On Comparing Health Care Systems

by Bea Garth, copyright 2008

I was just listening to Charlie Rose. He had T.R. Reid on who has written an important book about health care. He has examined health care systems in other developed countries and compared their systems to that in America.

As he tells it, despite our health care system being one of the most expensive in the world it is also one of the least accessible (i.e. not affordable) to the public. In France, England, Germany, Switzerland, Japan and even Canada etc. no one goes bankrupt due to financial losses from hospital costs etc. In many cases one isn’t even charged. Paying for good health care in other developed countries has become a non-issue.

We often get the impression that our doctors are better, however it apparently isn’t true. They just get paid better, as do the insurance companies — at our expense.

I personally think that fear of what might happen to one when one is old and sick or if one might have a freak accident or disease, motivates many Americans to be more conservative and fearful of rocking the boat than they might otherwise be. I believe our health care system as it is, is one more factor that erodes our basic freedoms as a people. It often makes us duck our heads and just attend to our own business since many of us are afraid, if we don’t, we might endanger our jobs and thus our ability to pay for health care — not to speak of food, clothing, transportation and shelter. This in the “land of the free”!

The whole health care fiasco in this country reminds me of what happened in California when the public utilities were privatized. We were promised how much more efficient and motivated the producers of energy would be and thus how through the market we would end up with lower energy costs. Instead what we got was a cartel of businesses in effect — where we the consumers got shafted and the producers charged whatever they felt they could get away with.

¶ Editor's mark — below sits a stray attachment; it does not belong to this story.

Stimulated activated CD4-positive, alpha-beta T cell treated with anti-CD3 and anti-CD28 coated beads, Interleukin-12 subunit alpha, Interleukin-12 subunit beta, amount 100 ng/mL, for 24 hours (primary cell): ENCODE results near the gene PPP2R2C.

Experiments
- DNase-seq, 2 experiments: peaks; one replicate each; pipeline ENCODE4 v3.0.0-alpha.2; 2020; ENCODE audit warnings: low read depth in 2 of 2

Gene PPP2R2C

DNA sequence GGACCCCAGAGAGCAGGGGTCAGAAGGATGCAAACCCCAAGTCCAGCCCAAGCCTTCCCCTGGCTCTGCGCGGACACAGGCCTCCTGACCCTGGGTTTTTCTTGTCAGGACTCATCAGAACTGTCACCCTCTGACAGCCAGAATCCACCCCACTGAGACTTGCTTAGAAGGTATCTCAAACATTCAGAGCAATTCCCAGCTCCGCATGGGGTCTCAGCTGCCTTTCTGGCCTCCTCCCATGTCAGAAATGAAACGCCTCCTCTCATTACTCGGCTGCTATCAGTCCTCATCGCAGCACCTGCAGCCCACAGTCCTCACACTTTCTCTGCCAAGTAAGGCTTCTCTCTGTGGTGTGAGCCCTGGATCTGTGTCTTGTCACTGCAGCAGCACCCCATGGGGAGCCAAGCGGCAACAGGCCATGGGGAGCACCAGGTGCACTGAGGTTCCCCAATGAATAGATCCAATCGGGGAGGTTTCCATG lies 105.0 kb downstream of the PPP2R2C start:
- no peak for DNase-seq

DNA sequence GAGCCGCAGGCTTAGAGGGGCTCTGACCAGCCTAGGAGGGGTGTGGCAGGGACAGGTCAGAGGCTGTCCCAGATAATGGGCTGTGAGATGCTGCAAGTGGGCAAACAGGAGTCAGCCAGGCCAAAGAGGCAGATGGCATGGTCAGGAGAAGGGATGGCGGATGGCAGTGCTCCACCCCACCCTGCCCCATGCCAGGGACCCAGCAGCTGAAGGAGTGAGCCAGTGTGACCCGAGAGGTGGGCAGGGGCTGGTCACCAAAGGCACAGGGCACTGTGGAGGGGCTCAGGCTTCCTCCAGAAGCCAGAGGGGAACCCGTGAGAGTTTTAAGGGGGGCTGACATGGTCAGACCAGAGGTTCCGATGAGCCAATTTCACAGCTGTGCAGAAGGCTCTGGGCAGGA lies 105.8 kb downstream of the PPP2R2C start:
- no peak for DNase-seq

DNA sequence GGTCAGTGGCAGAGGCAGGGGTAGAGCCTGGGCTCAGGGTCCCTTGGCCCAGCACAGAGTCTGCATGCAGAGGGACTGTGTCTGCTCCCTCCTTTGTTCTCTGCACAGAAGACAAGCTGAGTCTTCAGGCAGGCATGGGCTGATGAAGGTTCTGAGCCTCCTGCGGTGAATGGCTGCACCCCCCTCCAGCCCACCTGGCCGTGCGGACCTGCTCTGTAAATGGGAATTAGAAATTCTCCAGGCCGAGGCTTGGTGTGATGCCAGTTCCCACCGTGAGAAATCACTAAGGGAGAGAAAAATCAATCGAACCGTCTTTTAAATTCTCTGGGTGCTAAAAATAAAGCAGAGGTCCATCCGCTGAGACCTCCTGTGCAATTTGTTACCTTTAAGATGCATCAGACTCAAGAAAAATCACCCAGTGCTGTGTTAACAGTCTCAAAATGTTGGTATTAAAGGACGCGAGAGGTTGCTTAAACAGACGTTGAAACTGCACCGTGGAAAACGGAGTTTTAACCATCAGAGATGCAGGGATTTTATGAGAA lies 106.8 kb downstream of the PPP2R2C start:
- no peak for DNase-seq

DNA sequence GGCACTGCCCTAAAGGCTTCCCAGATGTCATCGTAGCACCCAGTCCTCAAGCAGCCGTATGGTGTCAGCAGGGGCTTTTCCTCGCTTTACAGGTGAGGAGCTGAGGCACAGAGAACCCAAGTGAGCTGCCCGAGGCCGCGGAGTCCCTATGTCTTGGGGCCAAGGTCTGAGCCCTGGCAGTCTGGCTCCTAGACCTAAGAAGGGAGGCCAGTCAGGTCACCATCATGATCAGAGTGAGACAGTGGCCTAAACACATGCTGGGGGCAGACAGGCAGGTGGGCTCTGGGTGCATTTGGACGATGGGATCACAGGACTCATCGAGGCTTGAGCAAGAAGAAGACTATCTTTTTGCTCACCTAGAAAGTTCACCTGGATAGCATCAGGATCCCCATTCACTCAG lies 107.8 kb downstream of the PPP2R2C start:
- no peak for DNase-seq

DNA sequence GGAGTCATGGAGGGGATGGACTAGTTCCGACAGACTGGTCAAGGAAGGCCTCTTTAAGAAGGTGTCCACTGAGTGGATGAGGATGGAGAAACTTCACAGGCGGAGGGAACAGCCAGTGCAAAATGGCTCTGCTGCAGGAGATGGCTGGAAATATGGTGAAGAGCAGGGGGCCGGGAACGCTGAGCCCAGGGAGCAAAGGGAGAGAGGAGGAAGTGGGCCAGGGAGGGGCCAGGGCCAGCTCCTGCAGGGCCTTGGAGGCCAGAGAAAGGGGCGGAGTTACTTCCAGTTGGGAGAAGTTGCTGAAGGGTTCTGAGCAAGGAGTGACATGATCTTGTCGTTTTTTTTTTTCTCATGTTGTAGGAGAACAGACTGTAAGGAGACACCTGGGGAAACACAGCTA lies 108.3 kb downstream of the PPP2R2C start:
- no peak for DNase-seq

Now we have a medical system that charges whatever it feels like it can get away with. Thus far we the poor public are at their mercy since health is such a basic need for everyone–and yet our government has no system that watches the costs of the doctors, drug suppliers or the insurance companies.

I saw a segment on the popular television program 60 Minutes roughly a month ago about a charity medical association called Remote Area Medical (R.A.M). The were originally were designed to go into remote areas like the Amazon Jungle. But now 60% of their time is spent going to various cities and rural areas here in America since the need here is so great. At this one stop in Knoxville, Tenn., they treated 970 people, but had to turn 400 more away since R.A.M. only had so much time and resources to give. They operate on a shoestring budget of $250,000 a year. Amazingly, last year they treated 17,000 patients despite their low budget.

Some potential clients at the Knoxville site had driven two or more hours to get medical attention — and faced being turned away. This crisis we now have with our medical system would never be tolerated in other developed countries! It would be considered a high scandal rather than just another regrettable but interesting incident about “life in America” reported on 60 Minutes.

I certainly hope that our new president, whomever he or she will be, can finally get us on the road to a better health care system like what they have in Europe, Japan or Canada.

Given everything else going down, I just hope it is not too little too late!



Categories: social and political commentary by Bea Garth

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